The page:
Many visitors, especially first-timers, make Acadia National Park a stop while onshore.
Acadia National Park consists of 35,000 acres of untouched forests, lakes, and mountains
that may be explored on foot, bicycle, trolley, bus, or horse-drawn carriage. One
of the key sites within the Park is Cadillac Mountain, the highest peak on the Northeastern
seaboard. Weather permitting, you may enjoy a spectacular view of the harbor and
surrounding islands. Another highlight is Thunder Hole, which demonstrates—through
both sight and sound—the power of the Atlantic wave action. Don’t get too close!
On our first visit, we took a three-hour bus tour along the 20-mile Park Loop, including
the 3-mile trek to Cadillac Mountain, which was offered through the cruise line.
We felt this was well worth it, as we had a young child with us and were not up to
doing a lot of walking. The tour also gave us a fine introduction to Bar Harbor as
we drove through the neighborhoods.
There are other ways to see Acadia National Park. More active visitors may enjoy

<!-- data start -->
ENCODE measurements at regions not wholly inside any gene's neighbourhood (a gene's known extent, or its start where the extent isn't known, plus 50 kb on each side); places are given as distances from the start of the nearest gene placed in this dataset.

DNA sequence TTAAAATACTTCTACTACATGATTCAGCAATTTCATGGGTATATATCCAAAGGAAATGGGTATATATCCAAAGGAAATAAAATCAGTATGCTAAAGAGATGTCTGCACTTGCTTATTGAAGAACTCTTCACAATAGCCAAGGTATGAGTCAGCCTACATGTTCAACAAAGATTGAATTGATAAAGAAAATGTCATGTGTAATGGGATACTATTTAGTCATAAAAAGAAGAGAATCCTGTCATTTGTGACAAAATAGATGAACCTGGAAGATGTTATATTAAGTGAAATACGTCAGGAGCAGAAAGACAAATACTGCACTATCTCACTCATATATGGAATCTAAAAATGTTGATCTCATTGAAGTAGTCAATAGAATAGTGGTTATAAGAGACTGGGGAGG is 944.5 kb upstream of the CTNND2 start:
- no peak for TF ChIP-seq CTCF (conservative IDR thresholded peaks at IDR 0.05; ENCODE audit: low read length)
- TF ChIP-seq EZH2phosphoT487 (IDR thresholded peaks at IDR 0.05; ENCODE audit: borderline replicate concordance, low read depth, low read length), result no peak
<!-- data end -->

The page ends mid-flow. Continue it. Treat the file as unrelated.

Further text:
a hike or bicycle tour through the park. This may be done with a National Park Ranger
or through an organized tour. Stop by the Park’s Visitor Center for information on
the day of your visit (or, in advance, online) for a map and other essential information.
Note that there is a fee (currently $5 per person) to enter the Park. Additionally,
it can get cool in the higher elevations, so dress in layers and bring a windbreaker.
The Summer Cottages
During the late 19th century, wealthy summertime residents of Bar Harbor built so-called
summer cottages—more accurately described as 50-plus-room mansions—on a few stretches
of the waterfront. This transformed the once-quiet fishing town into a luxury summer
destination. (This continued until the creation of a public land trust in 1901 and
the establishment of a national monument in 1916 in what is now Acadia National Park.)
Roughly one-half of the summer cottages were lost during the Great Depression, and
half of those that remained were destroyed by the Great Fire of 1947. Several dozen
still stand today, although they are used primarily as bed-and-breakfast accommodations.
Many of these may be seen on West Street (see photos below) and Shore Path (the walkway
to the right of the tender pier as you approach it from West Street).
Above: West Street cottages
Below: Shore Path
Bar Harbor’s Village Green is both vibrant and historic. This is a pretty area in